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Digital innovation in social care and social work
Digital innovation in social care and social work

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4 Technology-enhanced care in Wales

The Welsh Government outlined an intention to use technology to enhance care in Wales in 2015 in its report, ‘Informed Health and Care: A digital health and social care strategy for Wales’. Figure 1 shows the ways in which digital technology is expected to transform care.

This infographic is split into four separate parts. The first is headed ‘Information for you’ It contains the text ‘Connect with health and social care. Look after your own wellbeing’ and an illustration of a tablet with the wording ‘Using technology, digital tools and apps’. The second is headed ‘Supporting professionals’. It features an illustration of a healthcare worker and the text ‘Health and social care professionals use digital tools to do their jobs more effectively. “Once for Wales” creates solid platforms between systems’. The third is headed ‘Improvement and innovation’. It contains two speech bubbles containing the words ‘Industry’ and ‘Academia’. It also contains the text ‘improve decision making; better use of data; plan service change; improve quality and performance’. The fourth is headed ‘A planned future’. It shows two figures shaking hands and the text ‘Joint planning, partnership working and stakeholder engagement ensure opportunities are prioritised.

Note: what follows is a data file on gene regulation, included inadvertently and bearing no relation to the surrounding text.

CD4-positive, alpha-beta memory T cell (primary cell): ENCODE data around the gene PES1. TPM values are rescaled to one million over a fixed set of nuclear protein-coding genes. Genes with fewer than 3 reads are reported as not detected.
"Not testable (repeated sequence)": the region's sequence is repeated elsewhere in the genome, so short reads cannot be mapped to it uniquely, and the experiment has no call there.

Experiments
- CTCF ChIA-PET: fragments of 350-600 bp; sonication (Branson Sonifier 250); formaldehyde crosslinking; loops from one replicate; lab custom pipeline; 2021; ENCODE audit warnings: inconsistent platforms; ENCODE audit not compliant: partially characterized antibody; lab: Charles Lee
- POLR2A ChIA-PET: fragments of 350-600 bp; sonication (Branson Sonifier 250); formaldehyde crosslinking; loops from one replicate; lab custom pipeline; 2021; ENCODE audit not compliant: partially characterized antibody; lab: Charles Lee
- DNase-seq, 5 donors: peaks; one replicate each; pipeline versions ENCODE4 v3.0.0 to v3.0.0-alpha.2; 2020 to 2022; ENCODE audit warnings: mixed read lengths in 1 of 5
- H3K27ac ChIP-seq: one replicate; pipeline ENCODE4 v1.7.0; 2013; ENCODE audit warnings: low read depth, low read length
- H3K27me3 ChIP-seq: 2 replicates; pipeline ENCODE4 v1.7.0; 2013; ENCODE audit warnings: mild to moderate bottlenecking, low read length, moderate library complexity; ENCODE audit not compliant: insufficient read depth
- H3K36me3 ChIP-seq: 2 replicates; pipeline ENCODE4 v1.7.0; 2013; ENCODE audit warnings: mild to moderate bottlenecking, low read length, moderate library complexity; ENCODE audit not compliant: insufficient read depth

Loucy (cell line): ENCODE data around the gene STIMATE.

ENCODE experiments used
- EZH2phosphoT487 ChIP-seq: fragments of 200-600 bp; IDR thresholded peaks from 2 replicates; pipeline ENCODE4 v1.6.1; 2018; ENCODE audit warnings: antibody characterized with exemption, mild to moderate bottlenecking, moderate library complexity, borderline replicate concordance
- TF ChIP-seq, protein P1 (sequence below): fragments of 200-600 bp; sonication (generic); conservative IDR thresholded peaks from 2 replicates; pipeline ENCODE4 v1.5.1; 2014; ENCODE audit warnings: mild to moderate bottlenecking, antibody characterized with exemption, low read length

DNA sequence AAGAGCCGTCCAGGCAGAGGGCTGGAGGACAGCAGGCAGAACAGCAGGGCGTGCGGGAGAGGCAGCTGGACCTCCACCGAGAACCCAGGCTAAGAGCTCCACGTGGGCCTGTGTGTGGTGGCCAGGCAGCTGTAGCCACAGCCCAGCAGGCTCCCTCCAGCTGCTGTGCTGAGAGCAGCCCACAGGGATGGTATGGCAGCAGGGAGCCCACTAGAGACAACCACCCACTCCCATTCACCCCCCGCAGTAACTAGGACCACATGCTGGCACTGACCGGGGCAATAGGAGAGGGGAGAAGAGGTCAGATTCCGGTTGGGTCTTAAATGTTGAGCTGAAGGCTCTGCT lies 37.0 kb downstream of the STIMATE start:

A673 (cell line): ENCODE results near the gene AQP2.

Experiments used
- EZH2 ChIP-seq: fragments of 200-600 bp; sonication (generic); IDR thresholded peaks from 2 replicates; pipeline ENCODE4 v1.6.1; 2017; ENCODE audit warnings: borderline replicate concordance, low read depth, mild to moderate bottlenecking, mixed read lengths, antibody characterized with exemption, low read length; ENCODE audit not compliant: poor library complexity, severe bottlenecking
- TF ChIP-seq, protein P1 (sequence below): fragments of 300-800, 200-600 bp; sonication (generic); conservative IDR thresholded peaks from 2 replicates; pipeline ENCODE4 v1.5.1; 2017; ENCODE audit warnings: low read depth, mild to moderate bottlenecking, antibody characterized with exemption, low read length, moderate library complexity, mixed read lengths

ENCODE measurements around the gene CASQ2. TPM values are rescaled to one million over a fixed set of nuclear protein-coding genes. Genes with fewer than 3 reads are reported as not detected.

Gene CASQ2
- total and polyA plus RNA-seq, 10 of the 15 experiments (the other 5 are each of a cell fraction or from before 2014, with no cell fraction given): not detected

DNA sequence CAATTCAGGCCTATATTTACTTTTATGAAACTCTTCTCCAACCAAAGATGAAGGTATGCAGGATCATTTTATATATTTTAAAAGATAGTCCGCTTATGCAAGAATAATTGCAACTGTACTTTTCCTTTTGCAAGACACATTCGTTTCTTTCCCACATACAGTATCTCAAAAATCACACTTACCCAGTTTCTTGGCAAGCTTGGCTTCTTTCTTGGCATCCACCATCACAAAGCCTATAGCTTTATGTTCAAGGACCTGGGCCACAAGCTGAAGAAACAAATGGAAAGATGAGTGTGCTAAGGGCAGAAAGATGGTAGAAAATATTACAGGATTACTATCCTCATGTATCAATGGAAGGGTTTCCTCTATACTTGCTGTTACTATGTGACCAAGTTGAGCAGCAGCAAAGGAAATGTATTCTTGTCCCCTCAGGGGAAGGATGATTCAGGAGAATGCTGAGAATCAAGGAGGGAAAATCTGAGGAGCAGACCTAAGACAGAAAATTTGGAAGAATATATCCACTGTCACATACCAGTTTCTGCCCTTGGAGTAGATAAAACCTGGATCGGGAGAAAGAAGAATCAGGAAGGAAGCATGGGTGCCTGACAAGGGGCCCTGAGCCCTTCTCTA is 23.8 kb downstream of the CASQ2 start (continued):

Figure 1 Infographic

Some of the unique challenges for Wales include incorporating the use of the Welsh language in any IT or digital technologies and ensuring the languages are treated with equal parity. This means that if a particular service or app was to be offered to service users, there would have to be some consideration that some Welsh people can only or would prefer to receive this in Welsh (Welsh Government, 2015). Overall, in Wales there is the expectation that technology will enhance care by allowing service users to: